U.S. Air Force. Via Wikipedia Commons
Gliders are unpowered aircraft that are
towed to their operating area by a large powered aircraft such as a transport. They are used
to land men and equipment in support of an airborne attack. They are
particularly valuable for their ability to bring in small artillery guns or very light tanks, which add considerably to the
firepower of the paratroops.
The U.S. Army first began experimentation with gliders in July 1941 at Wright Field, but by then the Germans had already employed glider forces in combat in Belgium and Greece.
The first U.S. glider battalion was organized in May 1942, and the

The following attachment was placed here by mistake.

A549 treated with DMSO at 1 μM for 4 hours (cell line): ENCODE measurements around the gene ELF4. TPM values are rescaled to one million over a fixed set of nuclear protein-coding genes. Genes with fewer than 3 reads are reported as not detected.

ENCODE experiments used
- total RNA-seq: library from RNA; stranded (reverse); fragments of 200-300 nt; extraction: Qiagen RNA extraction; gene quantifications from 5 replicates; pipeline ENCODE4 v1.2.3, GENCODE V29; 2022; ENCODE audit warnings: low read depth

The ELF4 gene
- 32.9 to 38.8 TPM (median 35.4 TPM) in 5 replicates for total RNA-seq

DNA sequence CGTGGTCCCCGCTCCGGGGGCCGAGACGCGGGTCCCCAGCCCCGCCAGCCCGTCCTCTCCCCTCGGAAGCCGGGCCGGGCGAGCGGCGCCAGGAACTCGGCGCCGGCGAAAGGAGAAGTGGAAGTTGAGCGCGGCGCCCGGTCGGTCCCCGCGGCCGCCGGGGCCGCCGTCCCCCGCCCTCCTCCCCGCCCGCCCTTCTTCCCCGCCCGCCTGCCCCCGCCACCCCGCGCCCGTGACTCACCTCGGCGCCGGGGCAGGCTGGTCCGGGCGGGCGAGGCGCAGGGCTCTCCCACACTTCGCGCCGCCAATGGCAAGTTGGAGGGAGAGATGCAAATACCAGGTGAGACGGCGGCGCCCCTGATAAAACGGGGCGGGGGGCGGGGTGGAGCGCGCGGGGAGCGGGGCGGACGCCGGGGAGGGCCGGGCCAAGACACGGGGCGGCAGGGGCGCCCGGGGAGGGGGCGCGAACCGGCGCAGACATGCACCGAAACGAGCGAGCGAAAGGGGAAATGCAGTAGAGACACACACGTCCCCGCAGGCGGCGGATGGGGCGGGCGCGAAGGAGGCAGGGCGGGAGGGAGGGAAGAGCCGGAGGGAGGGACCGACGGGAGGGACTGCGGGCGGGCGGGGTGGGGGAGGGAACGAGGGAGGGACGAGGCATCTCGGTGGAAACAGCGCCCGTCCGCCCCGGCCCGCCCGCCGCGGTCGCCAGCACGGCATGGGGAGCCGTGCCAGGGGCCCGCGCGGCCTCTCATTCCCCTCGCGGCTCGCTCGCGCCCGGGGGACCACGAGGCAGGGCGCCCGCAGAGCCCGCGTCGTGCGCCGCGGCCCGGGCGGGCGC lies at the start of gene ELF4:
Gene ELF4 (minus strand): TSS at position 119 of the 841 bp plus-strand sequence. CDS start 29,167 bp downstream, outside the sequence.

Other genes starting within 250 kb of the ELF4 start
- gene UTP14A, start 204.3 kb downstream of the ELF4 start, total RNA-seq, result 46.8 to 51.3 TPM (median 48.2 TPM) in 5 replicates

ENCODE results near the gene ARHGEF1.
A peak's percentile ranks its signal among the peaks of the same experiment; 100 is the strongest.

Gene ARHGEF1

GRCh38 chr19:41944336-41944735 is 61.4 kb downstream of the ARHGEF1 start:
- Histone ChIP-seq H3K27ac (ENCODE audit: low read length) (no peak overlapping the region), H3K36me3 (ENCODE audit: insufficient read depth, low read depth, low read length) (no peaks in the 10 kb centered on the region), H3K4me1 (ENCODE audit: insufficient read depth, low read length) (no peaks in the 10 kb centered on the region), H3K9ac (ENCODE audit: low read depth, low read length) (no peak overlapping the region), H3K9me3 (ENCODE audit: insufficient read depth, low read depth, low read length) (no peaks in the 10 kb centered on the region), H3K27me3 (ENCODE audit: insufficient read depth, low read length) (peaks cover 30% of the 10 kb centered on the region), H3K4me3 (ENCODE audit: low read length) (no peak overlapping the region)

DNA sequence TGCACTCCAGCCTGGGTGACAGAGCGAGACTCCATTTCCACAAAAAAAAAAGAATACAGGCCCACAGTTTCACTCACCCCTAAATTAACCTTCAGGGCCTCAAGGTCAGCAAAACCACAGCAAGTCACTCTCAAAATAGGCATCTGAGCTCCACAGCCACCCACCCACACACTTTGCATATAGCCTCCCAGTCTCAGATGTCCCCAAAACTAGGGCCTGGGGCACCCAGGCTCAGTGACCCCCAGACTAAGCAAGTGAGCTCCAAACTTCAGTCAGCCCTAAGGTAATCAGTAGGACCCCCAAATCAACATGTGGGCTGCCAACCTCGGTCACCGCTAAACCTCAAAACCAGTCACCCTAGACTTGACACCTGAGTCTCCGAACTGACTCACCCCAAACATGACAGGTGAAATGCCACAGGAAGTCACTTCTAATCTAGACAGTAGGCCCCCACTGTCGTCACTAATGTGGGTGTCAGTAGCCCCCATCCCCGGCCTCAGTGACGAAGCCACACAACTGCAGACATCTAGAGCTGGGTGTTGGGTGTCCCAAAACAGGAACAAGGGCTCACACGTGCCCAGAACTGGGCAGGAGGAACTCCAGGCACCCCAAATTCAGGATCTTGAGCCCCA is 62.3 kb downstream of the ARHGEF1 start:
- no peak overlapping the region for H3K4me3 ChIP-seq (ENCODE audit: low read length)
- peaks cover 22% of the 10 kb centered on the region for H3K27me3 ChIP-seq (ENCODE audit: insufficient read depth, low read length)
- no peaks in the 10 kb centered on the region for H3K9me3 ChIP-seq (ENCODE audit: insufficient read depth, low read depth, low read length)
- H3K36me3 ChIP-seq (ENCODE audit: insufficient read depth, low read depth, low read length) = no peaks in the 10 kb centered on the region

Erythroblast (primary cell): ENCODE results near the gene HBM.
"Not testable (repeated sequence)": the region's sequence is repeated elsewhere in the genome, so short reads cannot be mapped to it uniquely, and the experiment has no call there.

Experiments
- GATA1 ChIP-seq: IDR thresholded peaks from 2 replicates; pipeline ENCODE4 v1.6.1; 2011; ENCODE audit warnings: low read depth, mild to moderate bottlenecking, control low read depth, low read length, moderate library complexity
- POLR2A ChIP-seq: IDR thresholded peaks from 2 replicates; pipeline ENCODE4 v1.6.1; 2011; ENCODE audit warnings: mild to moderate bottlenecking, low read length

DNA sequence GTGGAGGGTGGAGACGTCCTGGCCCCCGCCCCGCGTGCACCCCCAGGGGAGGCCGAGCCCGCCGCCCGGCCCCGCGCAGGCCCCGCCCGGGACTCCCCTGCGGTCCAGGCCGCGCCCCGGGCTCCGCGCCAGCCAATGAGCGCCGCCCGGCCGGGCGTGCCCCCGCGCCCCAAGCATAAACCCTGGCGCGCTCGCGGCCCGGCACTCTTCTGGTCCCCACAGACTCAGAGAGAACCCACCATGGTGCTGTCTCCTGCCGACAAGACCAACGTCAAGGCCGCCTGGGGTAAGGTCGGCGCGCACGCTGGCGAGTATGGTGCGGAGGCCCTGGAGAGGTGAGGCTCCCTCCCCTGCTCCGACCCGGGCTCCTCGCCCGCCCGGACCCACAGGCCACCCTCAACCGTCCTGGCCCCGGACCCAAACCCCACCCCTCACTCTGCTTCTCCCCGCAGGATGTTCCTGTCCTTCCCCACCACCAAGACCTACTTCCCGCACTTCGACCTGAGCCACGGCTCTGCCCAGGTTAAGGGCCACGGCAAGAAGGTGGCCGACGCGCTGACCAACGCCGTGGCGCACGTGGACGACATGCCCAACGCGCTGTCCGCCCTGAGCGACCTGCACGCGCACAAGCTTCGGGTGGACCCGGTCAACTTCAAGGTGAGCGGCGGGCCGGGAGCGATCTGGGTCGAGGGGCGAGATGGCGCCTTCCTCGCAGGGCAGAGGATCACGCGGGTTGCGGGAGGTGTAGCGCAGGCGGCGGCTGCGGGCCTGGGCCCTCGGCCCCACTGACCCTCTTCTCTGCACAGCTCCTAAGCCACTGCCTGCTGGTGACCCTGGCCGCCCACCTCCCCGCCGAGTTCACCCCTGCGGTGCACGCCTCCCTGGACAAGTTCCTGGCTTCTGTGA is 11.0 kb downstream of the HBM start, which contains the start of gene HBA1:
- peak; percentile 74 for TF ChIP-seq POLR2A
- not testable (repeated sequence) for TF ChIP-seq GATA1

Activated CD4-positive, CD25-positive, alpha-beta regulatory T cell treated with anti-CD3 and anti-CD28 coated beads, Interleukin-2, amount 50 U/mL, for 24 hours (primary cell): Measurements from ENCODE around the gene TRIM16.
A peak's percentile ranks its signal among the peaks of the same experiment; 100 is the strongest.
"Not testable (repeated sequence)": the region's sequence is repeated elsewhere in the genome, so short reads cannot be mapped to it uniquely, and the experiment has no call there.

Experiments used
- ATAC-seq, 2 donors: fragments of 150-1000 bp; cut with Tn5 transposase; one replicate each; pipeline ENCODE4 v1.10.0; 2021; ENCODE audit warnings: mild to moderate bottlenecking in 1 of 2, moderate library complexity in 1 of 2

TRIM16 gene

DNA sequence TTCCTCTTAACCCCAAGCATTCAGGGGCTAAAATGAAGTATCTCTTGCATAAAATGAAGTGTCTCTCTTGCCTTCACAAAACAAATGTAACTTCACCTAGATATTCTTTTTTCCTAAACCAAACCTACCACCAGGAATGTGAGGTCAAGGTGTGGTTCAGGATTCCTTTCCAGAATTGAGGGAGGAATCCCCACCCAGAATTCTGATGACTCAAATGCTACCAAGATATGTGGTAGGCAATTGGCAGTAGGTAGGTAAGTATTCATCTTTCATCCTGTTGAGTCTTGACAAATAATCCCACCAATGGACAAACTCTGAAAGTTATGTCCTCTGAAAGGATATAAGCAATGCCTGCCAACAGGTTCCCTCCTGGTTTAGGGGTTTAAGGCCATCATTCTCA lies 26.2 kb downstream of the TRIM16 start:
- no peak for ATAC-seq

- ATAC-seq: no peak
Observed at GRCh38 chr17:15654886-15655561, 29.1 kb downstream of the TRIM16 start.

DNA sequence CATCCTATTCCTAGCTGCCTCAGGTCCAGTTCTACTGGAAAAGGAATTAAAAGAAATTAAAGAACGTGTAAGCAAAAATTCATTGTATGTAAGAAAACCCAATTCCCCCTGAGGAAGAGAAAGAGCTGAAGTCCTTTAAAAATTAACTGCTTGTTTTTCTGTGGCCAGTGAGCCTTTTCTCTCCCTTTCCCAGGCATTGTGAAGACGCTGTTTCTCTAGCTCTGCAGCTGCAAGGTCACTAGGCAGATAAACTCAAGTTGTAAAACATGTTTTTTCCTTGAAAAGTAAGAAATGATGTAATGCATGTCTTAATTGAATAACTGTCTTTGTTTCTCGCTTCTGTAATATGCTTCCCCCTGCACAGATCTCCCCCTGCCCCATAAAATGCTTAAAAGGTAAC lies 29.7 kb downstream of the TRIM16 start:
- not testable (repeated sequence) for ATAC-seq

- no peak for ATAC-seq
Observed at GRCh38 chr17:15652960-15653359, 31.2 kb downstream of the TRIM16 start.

glider force numbered 13,000 gliders and over 10,000 pilots by the end
of the war. The U.S. Marines experimented with gliders,
but found them unsuitable for Pacific operations, and the Marine glider
force nubered just 21 gliders and 282 troops when it was disbanded.
use of gliders was largely restricted to the Burma theater, where they were used to insert deep raiding forces, such as the Chindits, or to resupply isolated conventional
ground units. The first use of gliders
by the Allies in the Pacific was by 511
Parachute Regiment at Aparri on
23 June 1945, but 6 Army
troops had already seized the town by the time the airborne troops
used a few obsolete transports
in the glider
role during the Centrifugal
Offensive, but did not develop a true glider in time to
see use in combat. However, the Ku-8
"Gander" saw service resupplying isolated conventional ground
forces in the Philippines.
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